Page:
Affordable Care Act

Under Fire, Feds Add Health Law Privacy Protections

Sep 19, 2013
PATRICIA BORNS / For Miami Herald

In the wake of criticism from Republicans including Florida Gov. Rick Scott, the Obama administration is beefing up security measures for data submitted to "navigators" by people seeking insurance under the federal health overhaul.

Sobel, Hudson Debate Obamacare Concerns Before Congress

Sep 19, 2013

Two Florida lawmakers --- one who supports the 2010 federal health-care law and one who opposes it --- testified in a congressional hearing about problems that states are confronting as a Oct. 1 deadline approaches for implementing a key part of the law known as Obamacare.

C.W. Griffin / Miami Herald Staff

Starting October first, Floridians will be able to buy health insurance through a government-run website—or “health insurance exchange”—where consumers can compare plans and prices.

Under the Affordable Care Act, most uninsured adults who don’t purchase insurance or aren’t covered by employers will have to pay a fine come tax time.

Health and Human Services Secretary Kathleen Sebelius held a panel on the Affordable Care Act at Miami-Dade College on Tuesday but getting the word out hasn’t been easy in Florida.

At a community center named for Florida civil rights pioneer Carrie Meek, a few dozen members of Miami's National Church of God gathered over the weekend for a tea party — and to hear from a special guest, Monica Rodriguez of Enroll America.

The organization is working to spread the word about the Affordable Care Act, the federal law that will let people without health insurance shop for coverage starting Oct. 1.

People who lose their jobs and the health insurance tied to them will have new coverage options when the Affordable Care Act's marketplaces open in October.

But consumer advocates are concerned many of these unemployed people may not realize this and lock themselves into pricier coverage than they need.

When the Affordable Care Act was working its way through Congress, Gary Lauer was nervous. Part of the bill sounded grim. It said people could buy required health coverage online, but only through websites run by state and federal governments.

"That was going to pretty much delete us from the landscape," he says.

Thousands of retirees covered by company health insurance plans will soon see their benefits shifted toward private health-insurance exchanges.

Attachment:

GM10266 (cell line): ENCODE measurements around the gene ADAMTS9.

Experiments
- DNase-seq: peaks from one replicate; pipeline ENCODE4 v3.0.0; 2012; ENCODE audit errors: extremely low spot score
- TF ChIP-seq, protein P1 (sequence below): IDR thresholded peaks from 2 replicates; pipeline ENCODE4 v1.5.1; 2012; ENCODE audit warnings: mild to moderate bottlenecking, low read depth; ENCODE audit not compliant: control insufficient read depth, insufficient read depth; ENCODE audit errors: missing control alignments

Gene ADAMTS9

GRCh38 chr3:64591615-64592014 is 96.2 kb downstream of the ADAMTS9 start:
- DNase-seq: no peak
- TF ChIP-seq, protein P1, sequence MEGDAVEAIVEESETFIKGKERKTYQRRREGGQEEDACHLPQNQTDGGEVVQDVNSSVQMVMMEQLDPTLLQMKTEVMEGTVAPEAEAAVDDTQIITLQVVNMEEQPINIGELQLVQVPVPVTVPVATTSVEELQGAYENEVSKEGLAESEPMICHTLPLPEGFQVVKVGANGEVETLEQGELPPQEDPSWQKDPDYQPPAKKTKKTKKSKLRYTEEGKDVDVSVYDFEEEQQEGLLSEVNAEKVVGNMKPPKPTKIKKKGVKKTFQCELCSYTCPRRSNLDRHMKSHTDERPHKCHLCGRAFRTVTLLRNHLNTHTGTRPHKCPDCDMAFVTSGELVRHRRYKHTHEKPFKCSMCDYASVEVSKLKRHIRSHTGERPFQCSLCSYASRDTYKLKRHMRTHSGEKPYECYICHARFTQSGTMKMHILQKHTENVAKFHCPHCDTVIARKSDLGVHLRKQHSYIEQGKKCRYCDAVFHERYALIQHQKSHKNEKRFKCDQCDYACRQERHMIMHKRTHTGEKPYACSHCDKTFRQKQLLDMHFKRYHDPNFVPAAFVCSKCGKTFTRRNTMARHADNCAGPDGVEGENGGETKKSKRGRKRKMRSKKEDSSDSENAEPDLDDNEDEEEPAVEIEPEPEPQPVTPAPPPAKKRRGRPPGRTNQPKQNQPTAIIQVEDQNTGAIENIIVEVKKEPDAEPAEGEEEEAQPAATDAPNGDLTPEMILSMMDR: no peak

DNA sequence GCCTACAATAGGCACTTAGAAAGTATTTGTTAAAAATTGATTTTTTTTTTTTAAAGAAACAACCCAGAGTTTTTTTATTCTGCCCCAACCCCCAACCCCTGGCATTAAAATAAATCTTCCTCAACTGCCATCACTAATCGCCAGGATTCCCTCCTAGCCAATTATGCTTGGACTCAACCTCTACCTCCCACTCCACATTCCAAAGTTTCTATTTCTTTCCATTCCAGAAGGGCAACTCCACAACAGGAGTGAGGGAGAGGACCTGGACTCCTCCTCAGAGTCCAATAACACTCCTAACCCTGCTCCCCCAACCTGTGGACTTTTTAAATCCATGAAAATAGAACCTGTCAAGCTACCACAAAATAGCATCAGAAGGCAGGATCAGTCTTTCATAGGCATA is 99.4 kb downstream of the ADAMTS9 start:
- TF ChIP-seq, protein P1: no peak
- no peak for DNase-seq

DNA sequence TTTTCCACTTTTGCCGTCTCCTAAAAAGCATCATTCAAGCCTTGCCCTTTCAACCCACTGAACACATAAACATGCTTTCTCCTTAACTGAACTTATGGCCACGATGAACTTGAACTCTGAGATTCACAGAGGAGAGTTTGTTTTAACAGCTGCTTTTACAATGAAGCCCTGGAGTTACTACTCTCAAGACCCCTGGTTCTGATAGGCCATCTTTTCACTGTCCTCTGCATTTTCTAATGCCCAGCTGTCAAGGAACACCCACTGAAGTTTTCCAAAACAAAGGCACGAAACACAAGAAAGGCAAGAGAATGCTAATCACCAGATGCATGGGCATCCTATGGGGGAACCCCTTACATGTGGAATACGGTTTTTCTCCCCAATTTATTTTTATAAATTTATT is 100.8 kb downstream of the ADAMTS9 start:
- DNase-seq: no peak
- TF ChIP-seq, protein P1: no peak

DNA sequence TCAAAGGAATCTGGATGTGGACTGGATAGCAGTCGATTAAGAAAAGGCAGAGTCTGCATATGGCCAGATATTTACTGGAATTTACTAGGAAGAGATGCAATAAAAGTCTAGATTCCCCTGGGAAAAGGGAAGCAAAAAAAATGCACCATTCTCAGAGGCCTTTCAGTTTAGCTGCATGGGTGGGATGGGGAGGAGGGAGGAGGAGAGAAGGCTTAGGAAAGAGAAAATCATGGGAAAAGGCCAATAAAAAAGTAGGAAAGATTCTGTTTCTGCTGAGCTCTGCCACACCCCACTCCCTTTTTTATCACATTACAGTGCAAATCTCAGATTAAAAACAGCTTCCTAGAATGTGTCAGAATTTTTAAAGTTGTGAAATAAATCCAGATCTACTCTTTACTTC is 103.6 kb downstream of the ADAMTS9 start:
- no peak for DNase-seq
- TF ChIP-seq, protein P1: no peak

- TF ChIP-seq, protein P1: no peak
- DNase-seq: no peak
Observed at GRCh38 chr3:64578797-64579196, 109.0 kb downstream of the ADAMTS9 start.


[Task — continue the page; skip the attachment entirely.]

IBM and Time Warner announced the change last week. They’ll provide retirees money to buy Medicare Advantage or supplemental Medigap policies instead, part of a push by businesses to move away from the increasingly costly group-coverage model.

American Airlines may follow. Its parent company, AMR Corp., is seeking approval to make the change from a federal bankruptcy court judge.

Why Florida Picks Fights With The U.S.

Sep 6, 2013

Florida’s top prosecutor wants to overturn a federal gun law and allow 18 year-olds to own handguns.  It’s just the latest example of the Sunshine State battling the federal government.  It’s done it over health care, voting rights and now gun control.  

Hear the words health care and Congress, and you think fight, right?

And you'd be forgiven, particularly because the House has now voted some 40 times in the past two years to repeal or otherwise undo portions of the Affordable Care Act.

New Medicaid Managed Care System Expands To South Florida

Aug 30, 2013

Thousands of low-income seniors in Southwest Florida and areas of the East Coast are poised this weekend to become part of the state's long-debated shift to a Medicaid managed-care system.

The change, which will take effect Sunday, will involve an estimated 13,450 people in 12 counties who need long-term care --- most of them seniors. It is part of a gradual move that ultimately will lead to almost all Florida Medicaid beneficiaries enrolling in HMOs or other types of managed-care plans.



A Miami Herald investigation uncovers another 16 children who died in recent months even though their families were involved with the Department of Children and Families.  

"Is anybody here not outraged?" demanded one foster parent at a recent town hall, where a group of lawmakers heard from the public and received blame as well. 

Also, in just two months, Floridians are supposed to be able to shop for health insurance as part of Obamacare. But Florida Governor Rick Scott is now worried about the privacy of patient information.

A key part of the Affordable Care Act takes effect on Oct. 1. That's when Americans shopping for health insurance can begin enrolling in the program.

Curtains Open On Medicaid Managed Care In Florida

Jul 31, 2013

More than two years after Florida lawmakers passed a controversial plan to transform the Medicaid system, it's showtime.

As of Thursday, about 9,300 central Florida residents who need long-term care --- the vast majority of them seniors --- will become the first participants in a statewide move to enroll almost all Medicaid beneficiaries in HMOs and other types of managed-care plans.

A Philadelphia nurse has been charged with assisted suicide for allegedly providing her 93-year-old father with a lethal dose of morphine.

Authorities say Barbara Mancini, 57, told a hospice nurse and a police officer on Feb. 7 that she provided a vial of morphine to her father, Joe Yourshaw, to hasten his death.

Mancini and her attorneys acknowledge she handed the medication to her father, but maintain she never said she intended to help him end his life and was only trying to help her father ease his pain — an act they say is legally protected, even if it causes death.